Teratophobic Man

Robby told himself they weren't real.  He told himself over and over again as he gazed into the broken mirror, surveying his waxen skin and elongated cheek bones, but that didn't make them go away.  He could still see them crawling over his face like a living mask; a living knot of muscle tissue that expanded and contracted with every breath, slipping over his exposed skull as if it were greased with pig fat.  He could literally feel it moving - throbbing under his eyeballs - but every time he tried to pry it from his long, apish face, it moved, attaching itself to another section of chalk-white bone.

Under any other circumstance, such a strange occurrence would be fascinating.  Hell, it would be damn near magnificent, but not now.  Not six stories above the ground, stranded in a roller coaster car with his putrefying grandfather perched beside him.

All Robby wanted to do was get down from this god-forsaken track, leap over the steel railing, and haul ass out of town.  But he couldn't.  Not with those things on the ground, waiting for him, licking their pearly white incisors, skullfucking the corpses of those unfortunate carnies who dillied and dallied their way to quick and grotesque deaths.

He could hear them now - the distant squish squash of muscle being forced deep into facial cavities.  They'd been going at it for hours now, searching out new victims, and sucking the fluid from their heads.  Every time they seemed to run out of new meat, another carnie popped up.  They all reacted the same, too.  They would shed their cover slowly, edging across the dusty carnival grounds until the creatures caught their scent, and then they would take off, burning rubber like it was the end of the world.

Unfortunately, none of them got very far.  Once the creatures caught their scent, they reacted like a group of Mongol warriors, encircling their prey with a series of concise maneuvers.  But that's when all human resemblance ended.  Their attack was unlike anything Robby had ever seen.  It was fast, ruthless, and completely depraved.  They swept upon their prey like a group of rabid banshees, first debilitating the legs, and then going to work on the head.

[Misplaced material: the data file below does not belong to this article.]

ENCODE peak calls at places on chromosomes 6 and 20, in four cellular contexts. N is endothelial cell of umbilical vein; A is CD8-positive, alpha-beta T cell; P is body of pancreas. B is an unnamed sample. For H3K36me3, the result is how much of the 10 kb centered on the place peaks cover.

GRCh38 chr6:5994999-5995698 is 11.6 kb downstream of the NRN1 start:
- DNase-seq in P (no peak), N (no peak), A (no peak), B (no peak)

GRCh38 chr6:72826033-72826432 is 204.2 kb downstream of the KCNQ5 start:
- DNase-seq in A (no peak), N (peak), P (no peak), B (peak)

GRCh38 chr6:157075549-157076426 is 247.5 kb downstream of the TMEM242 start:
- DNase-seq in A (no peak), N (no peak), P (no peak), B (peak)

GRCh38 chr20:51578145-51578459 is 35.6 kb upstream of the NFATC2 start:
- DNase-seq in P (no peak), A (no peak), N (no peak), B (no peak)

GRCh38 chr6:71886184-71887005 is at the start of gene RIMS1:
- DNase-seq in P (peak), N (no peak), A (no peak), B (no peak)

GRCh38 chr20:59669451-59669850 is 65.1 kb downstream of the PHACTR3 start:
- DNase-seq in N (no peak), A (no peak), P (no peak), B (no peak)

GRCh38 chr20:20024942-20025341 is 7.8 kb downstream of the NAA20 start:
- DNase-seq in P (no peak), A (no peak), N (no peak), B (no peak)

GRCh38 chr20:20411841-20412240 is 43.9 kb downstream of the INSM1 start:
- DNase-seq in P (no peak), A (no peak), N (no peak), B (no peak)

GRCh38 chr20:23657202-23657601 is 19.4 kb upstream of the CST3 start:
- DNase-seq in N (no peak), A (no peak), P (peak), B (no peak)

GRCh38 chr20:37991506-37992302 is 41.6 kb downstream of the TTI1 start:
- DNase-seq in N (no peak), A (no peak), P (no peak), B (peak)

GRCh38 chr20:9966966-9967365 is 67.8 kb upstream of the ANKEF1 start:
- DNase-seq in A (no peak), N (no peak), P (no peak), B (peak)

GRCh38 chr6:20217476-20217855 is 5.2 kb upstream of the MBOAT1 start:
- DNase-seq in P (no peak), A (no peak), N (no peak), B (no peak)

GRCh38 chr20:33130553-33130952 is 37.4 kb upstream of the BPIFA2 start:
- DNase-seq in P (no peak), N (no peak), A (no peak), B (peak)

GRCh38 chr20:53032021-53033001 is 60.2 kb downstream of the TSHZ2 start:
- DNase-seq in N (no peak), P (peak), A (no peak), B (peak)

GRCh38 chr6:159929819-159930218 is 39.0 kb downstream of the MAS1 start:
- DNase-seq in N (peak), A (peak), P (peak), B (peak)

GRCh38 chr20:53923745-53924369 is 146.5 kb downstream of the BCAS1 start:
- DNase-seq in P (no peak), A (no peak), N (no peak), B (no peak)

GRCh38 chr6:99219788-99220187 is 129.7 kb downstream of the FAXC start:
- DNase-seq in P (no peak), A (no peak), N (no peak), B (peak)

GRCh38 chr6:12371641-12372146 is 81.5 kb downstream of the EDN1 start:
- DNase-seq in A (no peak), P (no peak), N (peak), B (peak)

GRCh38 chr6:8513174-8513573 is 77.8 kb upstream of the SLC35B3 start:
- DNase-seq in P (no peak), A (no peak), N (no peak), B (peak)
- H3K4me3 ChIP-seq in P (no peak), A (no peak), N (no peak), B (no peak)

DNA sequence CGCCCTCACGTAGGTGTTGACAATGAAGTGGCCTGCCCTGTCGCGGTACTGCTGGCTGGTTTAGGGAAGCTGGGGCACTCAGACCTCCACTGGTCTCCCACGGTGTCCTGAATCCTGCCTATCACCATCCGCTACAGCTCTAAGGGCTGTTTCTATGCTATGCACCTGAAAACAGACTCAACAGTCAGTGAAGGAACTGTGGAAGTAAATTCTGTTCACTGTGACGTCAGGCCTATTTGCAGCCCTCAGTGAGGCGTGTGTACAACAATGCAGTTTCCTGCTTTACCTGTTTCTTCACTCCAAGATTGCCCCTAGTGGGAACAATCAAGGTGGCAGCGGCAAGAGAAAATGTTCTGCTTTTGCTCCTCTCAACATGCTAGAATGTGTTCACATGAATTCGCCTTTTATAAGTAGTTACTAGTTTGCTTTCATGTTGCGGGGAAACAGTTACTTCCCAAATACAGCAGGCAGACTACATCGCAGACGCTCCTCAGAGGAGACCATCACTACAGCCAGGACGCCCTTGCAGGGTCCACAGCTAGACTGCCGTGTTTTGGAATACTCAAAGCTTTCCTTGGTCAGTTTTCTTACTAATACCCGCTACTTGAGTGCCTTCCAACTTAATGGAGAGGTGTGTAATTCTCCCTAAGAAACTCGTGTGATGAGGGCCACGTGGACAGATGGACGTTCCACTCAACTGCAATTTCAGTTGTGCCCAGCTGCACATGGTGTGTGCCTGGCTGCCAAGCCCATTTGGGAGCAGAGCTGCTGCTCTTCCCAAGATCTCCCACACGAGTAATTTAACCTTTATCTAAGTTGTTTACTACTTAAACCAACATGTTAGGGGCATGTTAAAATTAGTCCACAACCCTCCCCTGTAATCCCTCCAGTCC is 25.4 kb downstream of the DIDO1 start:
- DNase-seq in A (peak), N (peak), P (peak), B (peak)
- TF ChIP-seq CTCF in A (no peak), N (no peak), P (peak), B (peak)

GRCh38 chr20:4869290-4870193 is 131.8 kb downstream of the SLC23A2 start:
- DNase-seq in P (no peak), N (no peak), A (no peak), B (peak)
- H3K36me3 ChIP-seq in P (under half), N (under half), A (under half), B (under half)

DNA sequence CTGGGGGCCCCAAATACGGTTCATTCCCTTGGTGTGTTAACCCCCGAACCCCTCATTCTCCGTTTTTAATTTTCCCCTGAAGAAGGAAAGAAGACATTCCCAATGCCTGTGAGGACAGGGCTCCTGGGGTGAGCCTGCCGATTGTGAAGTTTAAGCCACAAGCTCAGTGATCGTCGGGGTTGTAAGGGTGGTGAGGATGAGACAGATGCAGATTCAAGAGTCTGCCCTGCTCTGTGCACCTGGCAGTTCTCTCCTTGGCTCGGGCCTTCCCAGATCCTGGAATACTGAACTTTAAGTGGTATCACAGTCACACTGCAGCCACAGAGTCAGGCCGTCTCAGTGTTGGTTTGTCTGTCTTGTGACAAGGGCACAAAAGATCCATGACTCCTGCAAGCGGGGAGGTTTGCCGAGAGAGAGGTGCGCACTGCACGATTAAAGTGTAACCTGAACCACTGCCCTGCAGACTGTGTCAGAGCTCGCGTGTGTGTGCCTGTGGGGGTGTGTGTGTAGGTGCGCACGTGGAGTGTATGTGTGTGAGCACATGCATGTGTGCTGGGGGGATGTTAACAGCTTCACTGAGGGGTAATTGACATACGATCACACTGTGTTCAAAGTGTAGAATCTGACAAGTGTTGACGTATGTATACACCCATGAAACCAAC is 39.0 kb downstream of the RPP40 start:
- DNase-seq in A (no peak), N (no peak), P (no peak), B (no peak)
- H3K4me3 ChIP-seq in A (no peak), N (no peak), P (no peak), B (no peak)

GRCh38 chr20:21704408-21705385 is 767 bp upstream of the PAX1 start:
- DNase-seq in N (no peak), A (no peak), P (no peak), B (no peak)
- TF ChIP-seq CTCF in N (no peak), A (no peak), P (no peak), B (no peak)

Strangely, only the females seemed to possess the gizmo necessary to drain the head of its supple cream filling.  They would grasp the victim's head with their long, gnarled fingers to keep him from struggling, and insert their female member into one of the eye sockets.  Needless to say, the initial sound was the most gruesome - when the eyeball popped and gushed clear, gooey liquid over their coarse pubic hair.  Then came the screaming, but even that was civilized compared to the initial action.

Robby shook his head.  He had no idea where the creatures had come from, but then again, it didn't really matter.  He was stuck atop a deserted roller coaster with his grandfather moldering beside him.  And to make matters worse, he couldn't even get high to calm his aching nerves.  He'd left his last joint in the car, just outside the north entrance, because he thought their jaunt around the carnival would be over in a matter of minutes.  But no.  His grandfather had to go on the roller coaster.  He couldn't just eat his cotton candy and shut the fuck up.

Stupid old prick.

Then again, without his grandfather's bitching, they would probably have been on the ground when the creatures attacked.  So, in a way, his grandfather's persistence had saved their lives.  Or, his life, at least.  He didn't know whether a slightly decayed corpse counted as a living being.

Stretching his arms toward the heavens, awash in purplish-blue brilliance, Robby appraised their situation.  The sun was rapidly receding into the west - into a ridge of angry looking mountains - but he still had enough light to see across the carnival grounds.  Some stagnant pools of bile and blood were beginning to mix into the twilight, but that wasn't altogether a bad thing.  He'd witnessed enough grisly decapitations and disembowelments to last a lifetime.  The last thing he needed was a mosaic of remains to remind him of the slaughter.

"You know that cotton candy girl?" he said, turning to his only companion.  "I think she liked me.  Did you see the way she looked at me when our hands touched?  The way she batted her eyes?  If we get through this, I'm going to march over there and get her phone number.  Nothing like an apocalyptic experience to put things in perspective, right?"

Unfortunately, his grandfather didn't have many nuggets of wisdom to bestow upon him at that moment.  He just stared into the distance, shriveled eyes reflecting the last wisps of sunlight, lips pulled back in a harrowing postmortem grin.